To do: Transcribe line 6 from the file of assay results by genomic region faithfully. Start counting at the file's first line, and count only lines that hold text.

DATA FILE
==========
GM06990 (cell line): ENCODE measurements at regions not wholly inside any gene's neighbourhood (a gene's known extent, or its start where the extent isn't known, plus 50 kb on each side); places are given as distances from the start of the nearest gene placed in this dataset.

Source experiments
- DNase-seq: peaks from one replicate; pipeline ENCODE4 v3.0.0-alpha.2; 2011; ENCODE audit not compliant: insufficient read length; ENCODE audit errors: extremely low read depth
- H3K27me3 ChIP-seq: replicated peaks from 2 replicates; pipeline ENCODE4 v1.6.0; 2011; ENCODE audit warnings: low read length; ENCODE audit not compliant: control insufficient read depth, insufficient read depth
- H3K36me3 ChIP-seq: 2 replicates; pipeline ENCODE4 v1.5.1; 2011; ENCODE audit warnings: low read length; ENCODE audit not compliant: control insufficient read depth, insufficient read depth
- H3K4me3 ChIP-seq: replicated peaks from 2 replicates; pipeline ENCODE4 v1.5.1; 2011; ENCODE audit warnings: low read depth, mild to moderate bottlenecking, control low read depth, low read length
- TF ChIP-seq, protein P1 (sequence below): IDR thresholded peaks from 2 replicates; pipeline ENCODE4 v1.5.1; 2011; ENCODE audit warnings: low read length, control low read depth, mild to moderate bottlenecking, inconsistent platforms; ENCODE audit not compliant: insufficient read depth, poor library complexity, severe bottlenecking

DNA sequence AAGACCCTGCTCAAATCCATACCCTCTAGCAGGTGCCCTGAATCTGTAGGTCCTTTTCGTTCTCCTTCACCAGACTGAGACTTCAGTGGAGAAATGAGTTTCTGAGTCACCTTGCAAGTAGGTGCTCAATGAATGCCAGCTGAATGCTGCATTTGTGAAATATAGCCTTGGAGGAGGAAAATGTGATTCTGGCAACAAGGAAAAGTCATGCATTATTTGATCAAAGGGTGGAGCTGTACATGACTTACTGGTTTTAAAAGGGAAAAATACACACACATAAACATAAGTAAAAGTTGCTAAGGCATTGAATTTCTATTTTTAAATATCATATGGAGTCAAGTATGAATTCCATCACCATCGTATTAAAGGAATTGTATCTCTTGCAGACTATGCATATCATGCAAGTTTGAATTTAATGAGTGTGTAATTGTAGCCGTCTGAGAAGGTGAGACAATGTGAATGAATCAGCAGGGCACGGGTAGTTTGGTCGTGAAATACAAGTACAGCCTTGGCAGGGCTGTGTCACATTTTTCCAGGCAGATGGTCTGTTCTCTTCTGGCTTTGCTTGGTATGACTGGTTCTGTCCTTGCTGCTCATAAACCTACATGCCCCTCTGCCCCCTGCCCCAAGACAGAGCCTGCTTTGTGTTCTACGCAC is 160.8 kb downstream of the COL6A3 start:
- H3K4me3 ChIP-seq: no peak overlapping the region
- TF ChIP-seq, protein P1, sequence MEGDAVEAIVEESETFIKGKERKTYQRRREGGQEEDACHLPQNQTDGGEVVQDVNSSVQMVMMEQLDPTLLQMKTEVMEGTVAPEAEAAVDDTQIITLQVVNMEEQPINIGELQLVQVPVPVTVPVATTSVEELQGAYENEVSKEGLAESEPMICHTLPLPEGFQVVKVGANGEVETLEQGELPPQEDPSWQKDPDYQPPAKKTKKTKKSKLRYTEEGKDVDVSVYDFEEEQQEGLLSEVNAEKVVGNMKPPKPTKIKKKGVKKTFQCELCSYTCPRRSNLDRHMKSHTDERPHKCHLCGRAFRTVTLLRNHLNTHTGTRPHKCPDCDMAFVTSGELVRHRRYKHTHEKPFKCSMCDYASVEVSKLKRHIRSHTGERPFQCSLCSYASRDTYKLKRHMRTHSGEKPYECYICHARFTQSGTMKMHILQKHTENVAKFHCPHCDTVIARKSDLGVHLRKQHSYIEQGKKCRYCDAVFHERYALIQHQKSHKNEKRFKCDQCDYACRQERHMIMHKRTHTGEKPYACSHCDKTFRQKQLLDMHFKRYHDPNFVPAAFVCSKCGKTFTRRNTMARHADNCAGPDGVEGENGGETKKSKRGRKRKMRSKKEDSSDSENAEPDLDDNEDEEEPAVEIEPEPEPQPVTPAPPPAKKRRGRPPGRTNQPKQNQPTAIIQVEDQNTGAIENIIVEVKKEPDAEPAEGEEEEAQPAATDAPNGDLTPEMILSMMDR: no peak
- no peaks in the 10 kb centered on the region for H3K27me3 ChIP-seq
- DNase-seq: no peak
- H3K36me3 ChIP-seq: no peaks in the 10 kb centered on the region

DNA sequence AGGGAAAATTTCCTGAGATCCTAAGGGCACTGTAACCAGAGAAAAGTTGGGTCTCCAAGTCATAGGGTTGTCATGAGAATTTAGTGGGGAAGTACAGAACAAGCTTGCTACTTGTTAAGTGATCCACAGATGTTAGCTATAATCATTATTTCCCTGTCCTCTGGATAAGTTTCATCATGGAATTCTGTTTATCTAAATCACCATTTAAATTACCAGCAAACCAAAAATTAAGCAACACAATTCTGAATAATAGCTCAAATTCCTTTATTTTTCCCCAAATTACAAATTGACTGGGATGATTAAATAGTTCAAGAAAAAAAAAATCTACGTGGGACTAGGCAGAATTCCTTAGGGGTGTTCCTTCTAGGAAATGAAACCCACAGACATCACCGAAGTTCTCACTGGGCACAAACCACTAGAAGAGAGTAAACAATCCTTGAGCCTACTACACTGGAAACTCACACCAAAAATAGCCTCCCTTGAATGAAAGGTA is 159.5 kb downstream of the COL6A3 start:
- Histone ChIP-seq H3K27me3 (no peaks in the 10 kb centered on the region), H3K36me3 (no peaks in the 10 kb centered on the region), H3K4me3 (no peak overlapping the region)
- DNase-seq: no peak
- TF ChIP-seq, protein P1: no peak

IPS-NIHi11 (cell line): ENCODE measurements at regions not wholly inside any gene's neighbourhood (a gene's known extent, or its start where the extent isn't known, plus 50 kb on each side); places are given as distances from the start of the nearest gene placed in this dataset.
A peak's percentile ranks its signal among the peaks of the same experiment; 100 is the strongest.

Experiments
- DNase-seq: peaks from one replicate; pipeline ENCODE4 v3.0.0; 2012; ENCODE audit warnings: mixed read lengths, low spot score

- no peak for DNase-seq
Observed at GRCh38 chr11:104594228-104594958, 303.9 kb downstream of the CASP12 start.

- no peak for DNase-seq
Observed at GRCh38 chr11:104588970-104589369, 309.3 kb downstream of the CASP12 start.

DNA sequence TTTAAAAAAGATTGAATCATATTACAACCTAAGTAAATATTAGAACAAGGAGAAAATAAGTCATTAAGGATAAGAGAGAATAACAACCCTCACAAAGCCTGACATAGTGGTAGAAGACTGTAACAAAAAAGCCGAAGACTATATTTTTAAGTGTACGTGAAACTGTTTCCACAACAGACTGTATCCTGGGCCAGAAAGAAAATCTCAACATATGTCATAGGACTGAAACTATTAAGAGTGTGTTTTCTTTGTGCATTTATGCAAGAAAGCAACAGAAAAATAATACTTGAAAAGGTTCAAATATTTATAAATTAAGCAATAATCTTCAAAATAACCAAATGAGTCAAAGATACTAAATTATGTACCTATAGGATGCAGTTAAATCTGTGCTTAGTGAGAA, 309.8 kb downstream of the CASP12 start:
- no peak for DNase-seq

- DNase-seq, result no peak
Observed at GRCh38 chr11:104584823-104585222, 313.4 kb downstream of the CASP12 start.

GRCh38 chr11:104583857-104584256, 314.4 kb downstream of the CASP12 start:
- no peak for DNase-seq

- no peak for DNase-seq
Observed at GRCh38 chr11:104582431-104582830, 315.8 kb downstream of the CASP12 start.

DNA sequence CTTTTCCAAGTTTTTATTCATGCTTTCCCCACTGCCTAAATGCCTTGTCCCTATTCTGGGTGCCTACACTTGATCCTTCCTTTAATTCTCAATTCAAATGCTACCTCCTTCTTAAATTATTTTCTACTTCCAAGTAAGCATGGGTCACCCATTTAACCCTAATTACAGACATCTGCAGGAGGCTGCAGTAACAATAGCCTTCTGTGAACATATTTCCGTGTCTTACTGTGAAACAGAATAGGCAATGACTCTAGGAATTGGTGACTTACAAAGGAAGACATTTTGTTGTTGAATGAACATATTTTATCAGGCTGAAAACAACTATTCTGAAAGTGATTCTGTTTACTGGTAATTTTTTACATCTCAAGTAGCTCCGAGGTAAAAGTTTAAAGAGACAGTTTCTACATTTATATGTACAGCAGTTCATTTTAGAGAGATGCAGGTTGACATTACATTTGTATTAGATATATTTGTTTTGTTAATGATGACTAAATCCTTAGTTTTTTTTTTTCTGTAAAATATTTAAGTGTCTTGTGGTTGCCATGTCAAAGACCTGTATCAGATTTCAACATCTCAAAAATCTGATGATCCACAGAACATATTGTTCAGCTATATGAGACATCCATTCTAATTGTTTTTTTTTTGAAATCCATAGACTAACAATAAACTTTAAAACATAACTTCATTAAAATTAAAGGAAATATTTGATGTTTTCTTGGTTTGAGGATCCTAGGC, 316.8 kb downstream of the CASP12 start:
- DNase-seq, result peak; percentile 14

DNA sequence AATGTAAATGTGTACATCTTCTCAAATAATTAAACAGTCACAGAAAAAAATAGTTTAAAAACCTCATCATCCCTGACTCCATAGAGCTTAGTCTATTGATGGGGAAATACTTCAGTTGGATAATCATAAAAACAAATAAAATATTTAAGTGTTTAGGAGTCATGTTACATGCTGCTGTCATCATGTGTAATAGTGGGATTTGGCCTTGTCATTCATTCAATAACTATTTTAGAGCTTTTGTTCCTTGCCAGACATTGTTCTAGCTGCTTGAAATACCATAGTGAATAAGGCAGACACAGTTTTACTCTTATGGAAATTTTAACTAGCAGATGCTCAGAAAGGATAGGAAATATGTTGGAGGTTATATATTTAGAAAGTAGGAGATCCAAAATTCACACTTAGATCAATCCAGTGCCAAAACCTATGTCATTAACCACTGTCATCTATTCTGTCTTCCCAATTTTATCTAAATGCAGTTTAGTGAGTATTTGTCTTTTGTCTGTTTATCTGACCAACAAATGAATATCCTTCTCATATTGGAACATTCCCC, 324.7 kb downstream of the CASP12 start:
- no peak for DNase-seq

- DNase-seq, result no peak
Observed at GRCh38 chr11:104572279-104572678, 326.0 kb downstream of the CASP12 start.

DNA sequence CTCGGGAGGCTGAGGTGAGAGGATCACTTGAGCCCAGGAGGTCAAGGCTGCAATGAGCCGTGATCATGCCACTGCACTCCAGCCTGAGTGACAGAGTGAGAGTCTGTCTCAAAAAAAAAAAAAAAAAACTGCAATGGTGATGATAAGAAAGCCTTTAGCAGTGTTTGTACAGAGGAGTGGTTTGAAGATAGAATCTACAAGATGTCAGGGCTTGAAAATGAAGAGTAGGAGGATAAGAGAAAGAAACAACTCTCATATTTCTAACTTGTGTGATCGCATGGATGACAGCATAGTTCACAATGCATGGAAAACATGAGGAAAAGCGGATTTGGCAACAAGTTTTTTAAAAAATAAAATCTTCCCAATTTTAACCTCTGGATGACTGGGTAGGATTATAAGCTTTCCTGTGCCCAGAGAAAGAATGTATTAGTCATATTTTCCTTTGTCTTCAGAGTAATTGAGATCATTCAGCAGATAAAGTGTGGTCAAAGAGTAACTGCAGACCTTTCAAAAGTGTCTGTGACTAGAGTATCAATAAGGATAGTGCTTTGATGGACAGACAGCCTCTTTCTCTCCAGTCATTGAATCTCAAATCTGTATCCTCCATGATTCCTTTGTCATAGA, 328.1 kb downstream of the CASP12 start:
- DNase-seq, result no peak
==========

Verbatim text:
- H3K4me3 ChIP-seq: replicated peaks from 2 replicates; pipeline ENCODE4 v1.5.1; 2011; ENCODE audit warnings: low read depth, mild to moderate bottlenecking, control low read depth, low read length